The story does not so much refer to the celebrated Bhoja but to a rising interest in Bhoja's biography in the fifteenth century and the attempts made at that time to appropriate his legacy in Sanskrit and Persian literary sources.The pillar, which was nearly 13.2 m high according to the most recent assessment, is fallen and broken; the three surviving parts are displayed on a small platform outside the mosque.It carries a later inscription recording a visit of the Mughal emperor Akbar in 1598 while on campaign towards the Deccan.
Dhār (Hindi: धार) is a city located in the Malwa region of western Madhya Pradesh state in central India.
It is the administrative headquarters of Dhar District, and was the capital of Dhar State.
The town is located 33 miles (53 km) west of Mhow, 559 m (1,834 ft) above sea level.
It is picturesquely situated among lakes and trees surrounded by barren hills, and possesses, besides its old ramparts, many interesting buildings, some of them containing records of cultural, historical and national importance.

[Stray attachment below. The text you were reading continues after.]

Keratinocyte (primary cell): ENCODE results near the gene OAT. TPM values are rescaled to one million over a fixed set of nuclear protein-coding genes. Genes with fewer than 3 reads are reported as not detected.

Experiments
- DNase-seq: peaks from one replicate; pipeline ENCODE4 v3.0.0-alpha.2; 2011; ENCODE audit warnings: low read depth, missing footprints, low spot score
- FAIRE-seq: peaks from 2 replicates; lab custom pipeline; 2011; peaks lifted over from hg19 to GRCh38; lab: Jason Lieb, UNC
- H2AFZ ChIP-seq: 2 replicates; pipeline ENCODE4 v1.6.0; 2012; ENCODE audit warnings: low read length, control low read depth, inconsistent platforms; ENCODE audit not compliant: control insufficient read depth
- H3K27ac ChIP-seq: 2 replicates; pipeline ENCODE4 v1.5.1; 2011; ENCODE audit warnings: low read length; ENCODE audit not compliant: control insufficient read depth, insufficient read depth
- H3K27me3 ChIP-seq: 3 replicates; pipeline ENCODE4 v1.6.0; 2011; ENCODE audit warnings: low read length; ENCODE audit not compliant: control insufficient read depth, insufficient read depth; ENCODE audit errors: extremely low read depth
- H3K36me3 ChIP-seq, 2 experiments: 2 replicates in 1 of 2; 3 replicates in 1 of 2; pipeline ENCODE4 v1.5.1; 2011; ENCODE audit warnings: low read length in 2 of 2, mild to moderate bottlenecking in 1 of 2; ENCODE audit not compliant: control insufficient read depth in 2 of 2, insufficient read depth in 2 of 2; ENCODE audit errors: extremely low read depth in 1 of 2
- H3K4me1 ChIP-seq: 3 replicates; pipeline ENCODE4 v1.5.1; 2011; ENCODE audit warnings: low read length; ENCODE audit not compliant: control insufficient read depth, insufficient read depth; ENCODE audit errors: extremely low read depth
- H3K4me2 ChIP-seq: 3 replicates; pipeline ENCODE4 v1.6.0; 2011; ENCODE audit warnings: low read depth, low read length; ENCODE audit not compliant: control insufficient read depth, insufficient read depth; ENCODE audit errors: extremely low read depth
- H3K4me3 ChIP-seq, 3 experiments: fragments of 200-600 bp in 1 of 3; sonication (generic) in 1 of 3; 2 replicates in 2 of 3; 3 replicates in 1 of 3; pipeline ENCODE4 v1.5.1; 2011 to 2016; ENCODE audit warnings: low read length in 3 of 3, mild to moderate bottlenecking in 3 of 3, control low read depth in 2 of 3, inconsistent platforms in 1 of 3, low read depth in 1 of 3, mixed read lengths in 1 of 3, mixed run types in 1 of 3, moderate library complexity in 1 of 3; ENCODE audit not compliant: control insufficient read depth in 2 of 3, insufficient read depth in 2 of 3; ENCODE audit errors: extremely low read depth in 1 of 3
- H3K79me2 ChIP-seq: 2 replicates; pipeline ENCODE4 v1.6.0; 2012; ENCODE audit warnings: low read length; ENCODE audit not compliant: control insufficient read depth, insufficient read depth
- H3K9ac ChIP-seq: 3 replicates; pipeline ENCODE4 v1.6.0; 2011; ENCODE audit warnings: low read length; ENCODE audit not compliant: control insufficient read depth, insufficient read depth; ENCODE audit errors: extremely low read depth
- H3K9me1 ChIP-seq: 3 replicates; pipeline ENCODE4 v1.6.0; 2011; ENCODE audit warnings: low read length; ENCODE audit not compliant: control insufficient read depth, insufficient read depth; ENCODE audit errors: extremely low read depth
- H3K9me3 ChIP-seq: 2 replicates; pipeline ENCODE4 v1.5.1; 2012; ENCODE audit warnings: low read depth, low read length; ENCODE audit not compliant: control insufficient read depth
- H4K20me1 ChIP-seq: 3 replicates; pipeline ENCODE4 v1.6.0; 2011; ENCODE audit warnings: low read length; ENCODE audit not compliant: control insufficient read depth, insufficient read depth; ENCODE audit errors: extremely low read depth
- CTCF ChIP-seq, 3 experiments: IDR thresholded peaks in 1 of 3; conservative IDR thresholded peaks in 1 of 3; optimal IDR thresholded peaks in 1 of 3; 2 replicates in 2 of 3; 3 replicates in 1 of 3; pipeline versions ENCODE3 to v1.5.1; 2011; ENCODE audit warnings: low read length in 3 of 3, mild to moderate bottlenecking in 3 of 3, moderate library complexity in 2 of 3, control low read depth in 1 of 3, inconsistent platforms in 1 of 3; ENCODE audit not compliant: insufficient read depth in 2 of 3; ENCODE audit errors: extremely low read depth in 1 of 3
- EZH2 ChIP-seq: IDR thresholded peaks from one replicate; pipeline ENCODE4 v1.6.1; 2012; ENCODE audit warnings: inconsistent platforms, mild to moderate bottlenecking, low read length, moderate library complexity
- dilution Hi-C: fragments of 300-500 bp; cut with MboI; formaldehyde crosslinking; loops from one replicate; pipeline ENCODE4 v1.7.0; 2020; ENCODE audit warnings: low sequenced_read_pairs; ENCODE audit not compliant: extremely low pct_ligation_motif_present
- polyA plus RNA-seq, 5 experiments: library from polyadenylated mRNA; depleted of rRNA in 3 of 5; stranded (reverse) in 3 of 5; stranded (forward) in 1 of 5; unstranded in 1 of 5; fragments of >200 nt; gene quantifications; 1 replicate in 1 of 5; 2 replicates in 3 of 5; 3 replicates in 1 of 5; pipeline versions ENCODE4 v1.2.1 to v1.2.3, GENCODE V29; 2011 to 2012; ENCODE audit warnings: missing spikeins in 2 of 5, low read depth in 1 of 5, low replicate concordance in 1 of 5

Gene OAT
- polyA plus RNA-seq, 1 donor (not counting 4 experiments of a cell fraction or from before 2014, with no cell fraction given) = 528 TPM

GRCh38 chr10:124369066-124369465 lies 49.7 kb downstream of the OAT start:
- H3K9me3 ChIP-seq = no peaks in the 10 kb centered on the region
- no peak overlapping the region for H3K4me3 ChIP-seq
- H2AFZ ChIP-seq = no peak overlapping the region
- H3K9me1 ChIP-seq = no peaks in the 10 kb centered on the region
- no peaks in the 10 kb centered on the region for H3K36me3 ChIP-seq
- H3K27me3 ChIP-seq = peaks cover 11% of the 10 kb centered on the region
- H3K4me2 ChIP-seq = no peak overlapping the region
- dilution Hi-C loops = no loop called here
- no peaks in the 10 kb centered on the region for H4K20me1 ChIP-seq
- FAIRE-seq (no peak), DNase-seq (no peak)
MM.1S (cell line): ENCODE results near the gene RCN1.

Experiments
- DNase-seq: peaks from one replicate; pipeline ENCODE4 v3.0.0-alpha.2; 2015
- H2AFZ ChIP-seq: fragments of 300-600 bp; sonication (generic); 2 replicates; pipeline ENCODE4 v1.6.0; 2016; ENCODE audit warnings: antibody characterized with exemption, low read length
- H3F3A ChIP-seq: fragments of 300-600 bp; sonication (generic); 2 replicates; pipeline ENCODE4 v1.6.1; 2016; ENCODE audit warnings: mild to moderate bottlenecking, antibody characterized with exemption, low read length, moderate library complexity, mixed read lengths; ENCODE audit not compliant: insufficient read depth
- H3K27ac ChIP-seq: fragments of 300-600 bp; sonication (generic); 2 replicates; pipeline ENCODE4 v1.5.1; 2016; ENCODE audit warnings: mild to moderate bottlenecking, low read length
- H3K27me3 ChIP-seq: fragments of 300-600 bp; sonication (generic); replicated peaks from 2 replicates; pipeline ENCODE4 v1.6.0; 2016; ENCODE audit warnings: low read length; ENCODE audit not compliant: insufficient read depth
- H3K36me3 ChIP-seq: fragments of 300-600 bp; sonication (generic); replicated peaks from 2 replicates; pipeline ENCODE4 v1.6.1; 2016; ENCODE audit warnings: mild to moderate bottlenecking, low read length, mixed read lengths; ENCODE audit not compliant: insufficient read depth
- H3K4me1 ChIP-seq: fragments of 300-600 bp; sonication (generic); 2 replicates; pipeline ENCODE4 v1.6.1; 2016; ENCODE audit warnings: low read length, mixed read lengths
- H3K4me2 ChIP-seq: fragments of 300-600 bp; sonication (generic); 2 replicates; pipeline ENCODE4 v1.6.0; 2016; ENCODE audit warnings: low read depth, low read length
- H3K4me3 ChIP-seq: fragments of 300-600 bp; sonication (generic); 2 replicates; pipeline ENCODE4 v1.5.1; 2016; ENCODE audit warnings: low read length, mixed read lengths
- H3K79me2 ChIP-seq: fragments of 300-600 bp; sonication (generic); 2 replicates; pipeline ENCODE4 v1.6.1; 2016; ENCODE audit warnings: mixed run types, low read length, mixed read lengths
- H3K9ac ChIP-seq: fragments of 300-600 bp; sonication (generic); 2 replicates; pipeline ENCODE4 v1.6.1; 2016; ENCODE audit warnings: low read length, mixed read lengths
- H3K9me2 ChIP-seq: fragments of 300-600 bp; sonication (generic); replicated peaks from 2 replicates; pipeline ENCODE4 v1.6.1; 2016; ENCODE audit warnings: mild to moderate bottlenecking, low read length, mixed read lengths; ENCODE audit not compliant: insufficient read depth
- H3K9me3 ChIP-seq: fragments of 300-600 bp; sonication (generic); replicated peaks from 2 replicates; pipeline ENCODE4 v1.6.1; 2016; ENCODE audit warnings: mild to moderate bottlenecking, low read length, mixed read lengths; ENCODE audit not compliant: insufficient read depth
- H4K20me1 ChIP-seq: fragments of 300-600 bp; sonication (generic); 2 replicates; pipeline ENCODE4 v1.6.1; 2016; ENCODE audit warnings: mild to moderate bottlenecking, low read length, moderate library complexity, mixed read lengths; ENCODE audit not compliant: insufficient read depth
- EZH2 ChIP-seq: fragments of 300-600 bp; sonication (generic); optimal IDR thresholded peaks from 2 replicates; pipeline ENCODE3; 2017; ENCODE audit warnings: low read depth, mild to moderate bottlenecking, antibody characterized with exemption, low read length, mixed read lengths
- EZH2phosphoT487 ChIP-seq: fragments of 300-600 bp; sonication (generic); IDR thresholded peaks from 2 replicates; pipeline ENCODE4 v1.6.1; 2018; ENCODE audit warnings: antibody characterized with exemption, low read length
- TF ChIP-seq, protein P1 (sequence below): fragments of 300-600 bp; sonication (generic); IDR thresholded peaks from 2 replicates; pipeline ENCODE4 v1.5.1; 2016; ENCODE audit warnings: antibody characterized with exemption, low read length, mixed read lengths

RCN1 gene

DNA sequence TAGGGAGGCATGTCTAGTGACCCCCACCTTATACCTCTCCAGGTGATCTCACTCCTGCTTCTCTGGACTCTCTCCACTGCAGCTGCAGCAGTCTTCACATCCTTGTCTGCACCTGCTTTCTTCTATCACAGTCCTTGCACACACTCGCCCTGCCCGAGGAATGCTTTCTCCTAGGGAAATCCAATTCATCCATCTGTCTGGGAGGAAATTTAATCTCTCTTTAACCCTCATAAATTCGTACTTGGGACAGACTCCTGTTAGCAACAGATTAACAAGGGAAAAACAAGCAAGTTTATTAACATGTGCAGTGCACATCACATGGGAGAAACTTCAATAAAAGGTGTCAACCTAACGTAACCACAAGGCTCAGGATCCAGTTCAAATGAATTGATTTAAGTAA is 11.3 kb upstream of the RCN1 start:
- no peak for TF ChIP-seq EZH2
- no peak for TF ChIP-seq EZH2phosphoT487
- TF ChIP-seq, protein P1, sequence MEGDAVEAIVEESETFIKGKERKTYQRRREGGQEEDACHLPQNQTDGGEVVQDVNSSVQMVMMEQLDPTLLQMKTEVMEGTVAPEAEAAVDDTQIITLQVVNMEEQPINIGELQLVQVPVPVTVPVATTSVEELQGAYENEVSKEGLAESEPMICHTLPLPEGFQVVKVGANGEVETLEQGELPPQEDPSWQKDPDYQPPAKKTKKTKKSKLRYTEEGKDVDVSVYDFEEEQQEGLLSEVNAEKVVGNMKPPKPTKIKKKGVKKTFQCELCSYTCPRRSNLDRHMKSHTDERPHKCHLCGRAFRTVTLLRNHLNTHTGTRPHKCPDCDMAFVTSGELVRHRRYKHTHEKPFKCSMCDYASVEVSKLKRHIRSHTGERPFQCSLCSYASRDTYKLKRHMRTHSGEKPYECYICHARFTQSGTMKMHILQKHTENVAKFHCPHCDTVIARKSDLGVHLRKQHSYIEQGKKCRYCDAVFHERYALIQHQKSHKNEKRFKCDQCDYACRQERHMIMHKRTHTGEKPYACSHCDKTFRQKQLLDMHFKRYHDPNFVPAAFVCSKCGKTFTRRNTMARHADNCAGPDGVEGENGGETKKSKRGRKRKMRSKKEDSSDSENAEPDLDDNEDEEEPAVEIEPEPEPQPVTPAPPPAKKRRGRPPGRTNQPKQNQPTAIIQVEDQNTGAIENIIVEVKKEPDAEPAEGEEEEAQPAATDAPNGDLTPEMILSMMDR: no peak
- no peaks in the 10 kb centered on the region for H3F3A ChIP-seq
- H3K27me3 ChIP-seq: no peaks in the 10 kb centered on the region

The most ancient parts of Dhār visible are the massive earthen ramparts which are best preserved on the western and southern sides of the town.
These were probably built beginning in the ninth century and show that the city was circular in plan and surrounded by a series of tanks and moats.
The layout is similar to the circular city of Warangal in the Deccan.
The circular ramparts of Dhār, unique in north India and an important legacy of the Paramāras, is being destroyed by brick-makers and others using the material for construction purposes.
On the north-east side of the town, the rampart and moat have disappeared beneath modern homes and other buildings.
The historic parts of the town are dominated by an impressive sandstone fortress on a small hill.
It is thought to have been built by Muhammad bin Tughluq, the Sultan of Delhi, probably on the site of the ancient Dhārāgiri mentioned in early sources.